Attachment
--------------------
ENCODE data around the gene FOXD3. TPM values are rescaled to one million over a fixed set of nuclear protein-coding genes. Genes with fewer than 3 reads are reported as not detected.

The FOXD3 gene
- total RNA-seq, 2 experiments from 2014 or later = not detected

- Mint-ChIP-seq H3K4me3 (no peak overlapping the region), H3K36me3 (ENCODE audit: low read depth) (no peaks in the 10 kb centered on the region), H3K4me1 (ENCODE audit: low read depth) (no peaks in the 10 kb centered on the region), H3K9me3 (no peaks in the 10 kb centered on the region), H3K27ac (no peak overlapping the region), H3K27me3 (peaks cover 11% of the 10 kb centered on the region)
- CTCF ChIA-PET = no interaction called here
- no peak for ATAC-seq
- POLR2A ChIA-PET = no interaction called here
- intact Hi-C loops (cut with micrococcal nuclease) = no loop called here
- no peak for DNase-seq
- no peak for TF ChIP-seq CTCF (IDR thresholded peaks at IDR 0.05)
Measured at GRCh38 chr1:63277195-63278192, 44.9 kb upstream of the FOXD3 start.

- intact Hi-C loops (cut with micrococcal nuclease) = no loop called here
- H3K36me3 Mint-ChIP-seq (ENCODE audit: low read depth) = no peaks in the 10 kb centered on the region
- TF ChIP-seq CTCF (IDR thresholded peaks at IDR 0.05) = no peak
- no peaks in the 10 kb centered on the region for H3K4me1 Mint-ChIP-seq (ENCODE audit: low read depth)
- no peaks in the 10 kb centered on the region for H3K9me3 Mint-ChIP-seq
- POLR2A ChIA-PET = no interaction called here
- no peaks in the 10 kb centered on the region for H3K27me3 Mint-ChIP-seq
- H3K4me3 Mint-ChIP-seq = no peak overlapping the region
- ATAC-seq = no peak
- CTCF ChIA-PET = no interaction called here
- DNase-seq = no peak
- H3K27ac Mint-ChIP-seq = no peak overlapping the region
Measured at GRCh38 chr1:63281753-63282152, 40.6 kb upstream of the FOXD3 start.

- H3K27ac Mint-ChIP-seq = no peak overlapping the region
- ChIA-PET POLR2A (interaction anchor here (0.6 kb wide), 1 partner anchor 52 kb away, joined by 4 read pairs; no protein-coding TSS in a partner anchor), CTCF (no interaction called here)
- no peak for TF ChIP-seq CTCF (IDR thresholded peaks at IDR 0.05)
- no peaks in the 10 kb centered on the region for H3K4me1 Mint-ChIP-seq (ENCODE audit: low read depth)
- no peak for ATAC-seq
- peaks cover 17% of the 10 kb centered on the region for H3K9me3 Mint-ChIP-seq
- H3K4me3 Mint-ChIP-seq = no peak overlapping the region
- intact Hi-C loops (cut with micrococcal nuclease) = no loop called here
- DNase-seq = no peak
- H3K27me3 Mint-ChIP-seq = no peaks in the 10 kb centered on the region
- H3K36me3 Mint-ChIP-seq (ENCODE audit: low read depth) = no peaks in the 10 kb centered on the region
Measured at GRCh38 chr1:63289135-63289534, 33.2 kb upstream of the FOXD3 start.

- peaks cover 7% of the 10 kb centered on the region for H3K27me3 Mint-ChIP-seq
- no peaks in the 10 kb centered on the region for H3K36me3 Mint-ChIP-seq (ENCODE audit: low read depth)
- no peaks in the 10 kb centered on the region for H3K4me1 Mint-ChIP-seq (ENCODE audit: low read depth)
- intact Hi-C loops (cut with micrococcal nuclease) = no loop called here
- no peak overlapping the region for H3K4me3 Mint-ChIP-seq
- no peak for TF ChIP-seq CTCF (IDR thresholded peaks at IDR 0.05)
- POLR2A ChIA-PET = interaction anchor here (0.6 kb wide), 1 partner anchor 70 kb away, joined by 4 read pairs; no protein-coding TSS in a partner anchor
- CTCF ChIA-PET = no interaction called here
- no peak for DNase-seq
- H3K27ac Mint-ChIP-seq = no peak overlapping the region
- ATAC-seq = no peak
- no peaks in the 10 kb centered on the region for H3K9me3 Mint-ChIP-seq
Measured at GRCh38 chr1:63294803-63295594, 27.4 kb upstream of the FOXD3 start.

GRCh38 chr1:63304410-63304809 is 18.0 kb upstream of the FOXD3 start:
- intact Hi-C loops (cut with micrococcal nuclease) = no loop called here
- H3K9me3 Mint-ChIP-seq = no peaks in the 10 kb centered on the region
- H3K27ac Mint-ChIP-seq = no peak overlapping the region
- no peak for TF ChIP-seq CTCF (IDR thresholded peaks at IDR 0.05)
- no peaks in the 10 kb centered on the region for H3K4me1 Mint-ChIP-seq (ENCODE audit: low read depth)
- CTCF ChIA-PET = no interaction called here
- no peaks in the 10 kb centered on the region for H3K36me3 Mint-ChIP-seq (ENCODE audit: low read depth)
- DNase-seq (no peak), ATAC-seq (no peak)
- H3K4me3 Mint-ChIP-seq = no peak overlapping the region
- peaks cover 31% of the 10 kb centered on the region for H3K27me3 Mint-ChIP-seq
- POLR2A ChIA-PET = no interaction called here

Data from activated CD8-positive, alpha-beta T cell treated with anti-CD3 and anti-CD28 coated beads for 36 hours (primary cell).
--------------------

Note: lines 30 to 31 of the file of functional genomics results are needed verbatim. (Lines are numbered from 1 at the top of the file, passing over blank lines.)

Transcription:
- peaks cover 17% of the 10 kb centered on the region for H3K9me3 Mint-ChIP-seq
- H3K4me3 Mint-ChIP-seq = no peak overlapping the region